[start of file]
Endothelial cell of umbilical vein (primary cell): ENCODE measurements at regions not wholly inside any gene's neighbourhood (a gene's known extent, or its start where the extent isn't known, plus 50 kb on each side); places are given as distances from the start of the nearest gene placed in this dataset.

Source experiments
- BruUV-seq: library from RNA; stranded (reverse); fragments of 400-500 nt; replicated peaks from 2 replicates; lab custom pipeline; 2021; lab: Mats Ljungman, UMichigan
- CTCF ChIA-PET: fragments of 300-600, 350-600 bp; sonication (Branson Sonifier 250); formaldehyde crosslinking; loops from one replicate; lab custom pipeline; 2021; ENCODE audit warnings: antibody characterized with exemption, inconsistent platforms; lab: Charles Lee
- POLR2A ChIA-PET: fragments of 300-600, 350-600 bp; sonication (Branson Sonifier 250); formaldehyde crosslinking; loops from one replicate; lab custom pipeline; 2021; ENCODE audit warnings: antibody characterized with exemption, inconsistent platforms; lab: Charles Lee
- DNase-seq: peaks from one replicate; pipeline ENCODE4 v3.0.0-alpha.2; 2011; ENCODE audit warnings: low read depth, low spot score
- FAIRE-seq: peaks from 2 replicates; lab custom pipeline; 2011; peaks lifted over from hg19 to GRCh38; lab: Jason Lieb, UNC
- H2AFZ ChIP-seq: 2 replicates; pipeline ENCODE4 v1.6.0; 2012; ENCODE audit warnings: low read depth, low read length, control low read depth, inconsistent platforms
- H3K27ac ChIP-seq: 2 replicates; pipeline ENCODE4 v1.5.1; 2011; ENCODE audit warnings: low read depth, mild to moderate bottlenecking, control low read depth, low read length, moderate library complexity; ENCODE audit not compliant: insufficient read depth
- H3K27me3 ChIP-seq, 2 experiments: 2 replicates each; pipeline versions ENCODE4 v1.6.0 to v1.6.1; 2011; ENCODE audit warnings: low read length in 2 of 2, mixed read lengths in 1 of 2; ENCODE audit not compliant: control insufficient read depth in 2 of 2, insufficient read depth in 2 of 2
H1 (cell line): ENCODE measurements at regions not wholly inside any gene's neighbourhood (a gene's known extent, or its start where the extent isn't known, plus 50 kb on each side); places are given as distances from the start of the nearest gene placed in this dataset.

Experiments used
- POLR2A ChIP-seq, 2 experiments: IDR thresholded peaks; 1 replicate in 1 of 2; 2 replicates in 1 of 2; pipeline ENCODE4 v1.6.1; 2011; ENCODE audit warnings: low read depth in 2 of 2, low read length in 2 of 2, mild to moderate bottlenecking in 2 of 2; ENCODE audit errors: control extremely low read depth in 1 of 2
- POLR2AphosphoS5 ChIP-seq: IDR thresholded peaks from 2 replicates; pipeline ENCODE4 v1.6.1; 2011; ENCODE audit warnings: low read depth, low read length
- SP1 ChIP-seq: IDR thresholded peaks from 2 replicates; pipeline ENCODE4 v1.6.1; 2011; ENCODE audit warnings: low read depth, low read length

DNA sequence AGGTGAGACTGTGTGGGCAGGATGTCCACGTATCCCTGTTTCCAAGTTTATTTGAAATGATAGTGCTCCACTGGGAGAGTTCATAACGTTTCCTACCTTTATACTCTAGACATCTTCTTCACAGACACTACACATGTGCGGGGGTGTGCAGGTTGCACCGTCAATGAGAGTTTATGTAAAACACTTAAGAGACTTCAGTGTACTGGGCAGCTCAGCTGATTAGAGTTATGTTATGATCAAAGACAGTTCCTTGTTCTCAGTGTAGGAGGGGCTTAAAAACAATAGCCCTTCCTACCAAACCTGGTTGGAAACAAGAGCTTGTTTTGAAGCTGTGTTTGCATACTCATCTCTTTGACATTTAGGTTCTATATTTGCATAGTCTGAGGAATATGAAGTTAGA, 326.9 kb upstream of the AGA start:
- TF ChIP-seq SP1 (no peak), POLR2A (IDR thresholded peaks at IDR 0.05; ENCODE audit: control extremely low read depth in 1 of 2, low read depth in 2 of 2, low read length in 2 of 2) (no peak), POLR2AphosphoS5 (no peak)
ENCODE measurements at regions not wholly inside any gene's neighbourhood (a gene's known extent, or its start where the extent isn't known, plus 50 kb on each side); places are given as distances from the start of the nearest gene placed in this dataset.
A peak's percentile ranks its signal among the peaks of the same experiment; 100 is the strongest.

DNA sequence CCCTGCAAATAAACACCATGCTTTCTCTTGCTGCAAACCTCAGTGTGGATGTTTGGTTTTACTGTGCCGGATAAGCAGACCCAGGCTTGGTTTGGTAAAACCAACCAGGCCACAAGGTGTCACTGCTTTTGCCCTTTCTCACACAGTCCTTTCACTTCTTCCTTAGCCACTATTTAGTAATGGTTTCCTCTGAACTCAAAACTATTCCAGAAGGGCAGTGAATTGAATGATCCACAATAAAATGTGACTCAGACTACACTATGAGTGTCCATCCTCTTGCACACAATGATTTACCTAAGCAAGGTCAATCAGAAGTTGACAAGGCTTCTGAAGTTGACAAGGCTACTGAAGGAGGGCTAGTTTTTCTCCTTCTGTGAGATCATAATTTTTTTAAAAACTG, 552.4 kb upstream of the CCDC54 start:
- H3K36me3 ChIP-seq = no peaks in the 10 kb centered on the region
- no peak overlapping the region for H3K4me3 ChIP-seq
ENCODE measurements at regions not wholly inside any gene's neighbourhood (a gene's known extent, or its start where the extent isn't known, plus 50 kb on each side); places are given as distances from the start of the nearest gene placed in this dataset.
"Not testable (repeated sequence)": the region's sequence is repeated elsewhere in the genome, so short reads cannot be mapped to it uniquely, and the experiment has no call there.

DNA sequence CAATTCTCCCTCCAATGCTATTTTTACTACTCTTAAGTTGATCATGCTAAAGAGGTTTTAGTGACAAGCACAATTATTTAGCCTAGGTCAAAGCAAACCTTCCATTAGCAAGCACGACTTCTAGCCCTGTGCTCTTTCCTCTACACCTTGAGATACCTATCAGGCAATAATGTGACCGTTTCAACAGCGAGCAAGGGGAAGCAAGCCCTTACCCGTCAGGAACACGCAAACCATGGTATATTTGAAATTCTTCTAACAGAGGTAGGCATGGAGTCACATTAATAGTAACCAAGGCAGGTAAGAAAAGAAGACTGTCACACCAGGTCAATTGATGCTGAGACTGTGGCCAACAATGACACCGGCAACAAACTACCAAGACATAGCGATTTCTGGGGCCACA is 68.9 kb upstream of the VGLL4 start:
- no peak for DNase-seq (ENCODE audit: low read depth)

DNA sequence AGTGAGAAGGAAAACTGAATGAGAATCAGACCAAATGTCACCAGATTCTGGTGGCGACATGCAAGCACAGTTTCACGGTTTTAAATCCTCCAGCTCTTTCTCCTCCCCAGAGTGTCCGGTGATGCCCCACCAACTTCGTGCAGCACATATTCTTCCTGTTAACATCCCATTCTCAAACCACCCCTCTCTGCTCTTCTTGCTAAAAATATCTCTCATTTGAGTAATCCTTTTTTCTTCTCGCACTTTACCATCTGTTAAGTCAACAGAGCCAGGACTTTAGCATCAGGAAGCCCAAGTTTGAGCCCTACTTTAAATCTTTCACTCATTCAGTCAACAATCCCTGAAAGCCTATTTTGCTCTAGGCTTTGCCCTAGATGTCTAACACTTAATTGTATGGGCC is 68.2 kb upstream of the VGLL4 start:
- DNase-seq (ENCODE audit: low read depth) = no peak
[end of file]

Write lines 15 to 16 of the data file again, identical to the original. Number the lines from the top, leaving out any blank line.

- SP1 ChIP-seq: IDR thresholded peaks from 2 replicates; pipeline ENCODE4 v1.6.1; 2011; ENCODE audit warnings: low read depth, low read length

DNA sequence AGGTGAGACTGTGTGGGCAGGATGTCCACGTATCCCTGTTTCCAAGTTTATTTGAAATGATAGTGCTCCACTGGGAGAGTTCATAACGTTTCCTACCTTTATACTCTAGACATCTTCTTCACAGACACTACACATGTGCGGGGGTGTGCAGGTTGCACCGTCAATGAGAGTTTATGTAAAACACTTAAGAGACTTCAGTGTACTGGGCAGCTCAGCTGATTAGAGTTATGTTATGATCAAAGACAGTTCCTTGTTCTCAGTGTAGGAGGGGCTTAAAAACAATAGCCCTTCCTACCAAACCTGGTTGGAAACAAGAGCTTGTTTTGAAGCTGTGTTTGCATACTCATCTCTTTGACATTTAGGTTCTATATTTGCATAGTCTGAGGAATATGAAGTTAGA, 326.9 kb upstream of the AGA start: